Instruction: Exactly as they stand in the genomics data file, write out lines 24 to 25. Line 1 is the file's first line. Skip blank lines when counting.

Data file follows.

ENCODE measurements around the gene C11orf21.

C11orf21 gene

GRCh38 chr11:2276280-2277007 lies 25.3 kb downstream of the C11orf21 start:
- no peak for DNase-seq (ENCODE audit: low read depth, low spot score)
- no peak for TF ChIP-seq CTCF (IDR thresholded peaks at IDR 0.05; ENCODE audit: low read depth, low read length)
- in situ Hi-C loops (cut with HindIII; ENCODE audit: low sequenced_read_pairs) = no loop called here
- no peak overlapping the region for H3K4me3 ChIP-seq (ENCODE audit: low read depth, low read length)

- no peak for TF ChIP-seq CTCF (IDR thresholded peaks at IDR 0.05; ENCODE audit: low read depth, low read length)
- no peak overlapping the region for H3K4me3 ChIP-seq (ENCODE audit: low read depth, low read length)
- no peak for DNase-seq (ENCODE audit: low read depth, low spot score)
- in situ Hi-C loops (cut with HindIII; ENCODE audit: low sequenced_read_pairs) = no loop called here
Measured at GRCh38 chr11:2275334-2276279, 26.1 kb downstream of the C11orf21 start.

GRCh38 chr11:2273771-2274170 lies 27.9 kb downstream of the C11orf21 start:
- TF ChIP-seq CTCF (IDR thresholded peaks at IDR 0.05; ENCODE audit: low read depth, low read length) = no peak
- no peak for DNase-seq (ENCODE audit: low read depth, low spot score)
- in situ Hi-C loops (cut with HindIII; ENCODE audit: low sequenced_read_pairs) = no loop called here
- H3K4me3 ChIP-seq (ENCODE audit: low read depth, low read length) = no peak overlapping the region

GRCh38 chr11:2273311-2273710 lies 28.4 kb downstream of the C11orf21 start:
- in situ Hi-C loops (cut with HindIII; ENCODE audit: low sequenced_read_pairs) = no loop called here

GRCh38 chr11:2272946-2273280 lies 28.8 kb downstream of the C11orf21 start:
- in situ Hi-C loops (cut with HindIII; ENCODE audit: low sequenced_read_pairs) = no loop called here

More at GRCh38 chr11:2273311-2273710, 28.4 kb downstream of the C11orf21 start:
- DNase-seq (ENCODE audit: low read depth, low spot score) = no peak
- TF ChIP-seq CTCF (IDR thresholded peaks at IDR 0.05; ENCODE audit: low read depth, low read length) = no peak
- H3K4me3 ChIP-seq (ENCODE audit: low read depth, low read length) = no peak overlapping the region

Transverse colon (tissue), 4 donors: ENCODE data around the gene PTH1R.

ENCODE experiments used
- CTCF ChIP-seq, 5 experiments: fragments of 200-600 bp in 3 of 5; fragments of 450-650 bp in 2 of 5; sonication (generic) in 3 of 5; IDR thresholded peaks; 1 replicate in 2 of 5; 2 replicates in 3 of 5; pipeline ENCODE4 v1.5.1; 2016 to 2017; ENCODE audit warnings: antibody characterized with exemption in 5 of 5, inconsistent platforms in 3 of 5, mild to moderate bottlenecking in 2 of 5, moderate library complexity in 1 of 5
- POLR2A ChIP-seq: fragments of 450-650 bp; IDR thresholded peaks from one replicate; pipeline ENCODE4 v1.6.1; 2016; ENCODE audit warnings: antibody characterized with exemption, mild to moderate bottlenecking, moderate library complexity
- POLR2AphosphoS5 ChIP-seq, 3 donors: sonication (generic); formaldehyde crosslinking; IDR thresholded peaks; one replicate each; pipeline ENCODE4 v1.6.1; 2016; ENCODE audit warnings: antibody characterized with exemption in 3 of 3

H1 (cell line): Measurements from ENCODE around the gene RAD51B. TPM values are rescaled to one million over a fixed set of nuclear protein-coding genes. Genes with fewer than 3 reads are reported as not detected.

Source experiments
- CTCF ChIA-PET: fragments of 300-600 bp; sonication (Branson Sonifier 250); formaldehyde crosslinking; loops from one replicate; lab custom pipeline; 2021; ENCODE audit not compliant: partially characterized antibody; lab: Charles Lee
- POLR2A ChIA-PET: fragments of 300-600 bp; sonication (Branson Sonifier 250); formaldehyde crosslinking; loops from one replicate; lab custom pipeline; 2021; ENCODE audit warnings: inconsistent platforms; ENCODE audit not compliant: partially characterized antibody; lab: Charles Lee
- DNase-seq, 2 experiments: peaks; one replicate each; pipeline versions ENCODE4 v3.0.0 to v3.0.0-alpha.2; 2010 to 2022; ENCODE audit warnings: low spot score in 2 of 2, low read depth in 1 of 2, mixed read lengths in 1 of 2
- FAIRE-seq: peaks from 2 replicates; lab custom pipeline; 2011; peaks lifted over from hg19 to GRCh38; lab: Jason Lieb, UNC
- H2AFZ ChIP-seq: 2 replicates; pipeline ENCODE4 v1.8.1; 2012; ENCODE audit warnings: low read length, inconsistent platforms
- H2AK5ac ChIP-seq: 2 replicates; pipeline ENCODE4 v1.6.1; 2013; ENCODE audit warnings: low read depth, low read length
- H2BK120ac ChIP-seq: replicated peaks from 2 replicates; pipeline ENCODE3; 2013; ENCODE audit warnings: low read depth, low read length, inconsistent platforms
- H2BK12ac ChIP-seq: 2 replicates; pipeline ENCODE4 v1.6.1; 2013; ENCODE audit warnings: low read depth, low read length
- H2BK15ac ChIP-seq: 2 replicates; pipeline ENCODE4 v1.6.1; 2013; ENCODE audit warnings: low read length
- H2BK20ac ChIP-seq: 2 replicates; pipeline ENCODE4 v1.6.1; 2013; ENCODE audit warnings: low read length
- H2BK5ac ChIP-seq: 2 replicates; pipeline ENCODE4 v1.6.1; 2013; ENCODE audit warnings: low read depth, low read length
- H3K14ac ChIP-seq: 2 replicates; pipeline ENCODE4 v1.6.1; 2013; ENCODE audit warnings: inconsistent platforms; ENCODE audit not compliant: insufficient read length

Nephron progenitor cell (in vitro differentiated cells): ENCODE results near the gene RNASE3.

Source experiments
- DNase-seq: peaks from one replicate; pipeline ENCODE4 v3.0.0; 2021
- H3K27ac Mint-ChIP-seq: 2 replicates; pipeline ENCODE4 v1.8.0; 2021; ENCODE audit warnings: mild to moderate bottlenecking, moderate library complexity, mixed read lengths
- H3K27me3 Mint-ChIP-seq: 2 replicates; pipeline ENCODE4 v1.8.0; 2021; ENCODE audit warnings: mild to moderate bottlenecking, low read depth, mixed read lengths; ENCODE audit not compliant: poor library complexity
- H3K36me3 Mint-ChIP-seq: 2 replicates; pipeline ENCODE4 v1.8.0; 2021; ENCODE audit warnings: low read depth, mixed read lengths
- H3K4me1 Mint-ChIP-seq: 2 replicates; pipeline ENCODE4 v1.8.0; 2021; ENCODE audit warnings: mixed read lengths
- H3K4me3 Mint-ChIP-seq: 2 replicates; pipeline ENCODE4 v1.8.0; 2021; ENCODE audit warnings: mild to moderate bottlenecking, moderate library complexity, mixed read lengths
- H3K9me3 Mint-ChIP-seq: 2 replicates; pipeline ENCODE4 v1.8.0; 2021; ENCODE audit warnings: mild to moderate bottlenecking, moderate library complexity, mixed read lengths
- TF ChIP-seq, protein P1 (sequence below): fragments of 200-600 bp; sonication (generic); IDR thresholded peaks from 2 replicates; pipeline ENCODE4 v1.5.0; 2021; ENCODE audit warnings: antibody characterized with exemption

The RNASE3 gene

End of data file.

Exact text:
- TF ChIP-seq CTCF (IDR thresholded peaks at IDR 0.05; ENCODE audit: low read depth, low read length) = no peak
- H3K4me3 ChIP-seq (ENCODE audit: low read depth, low read length) = no peak overlapping the region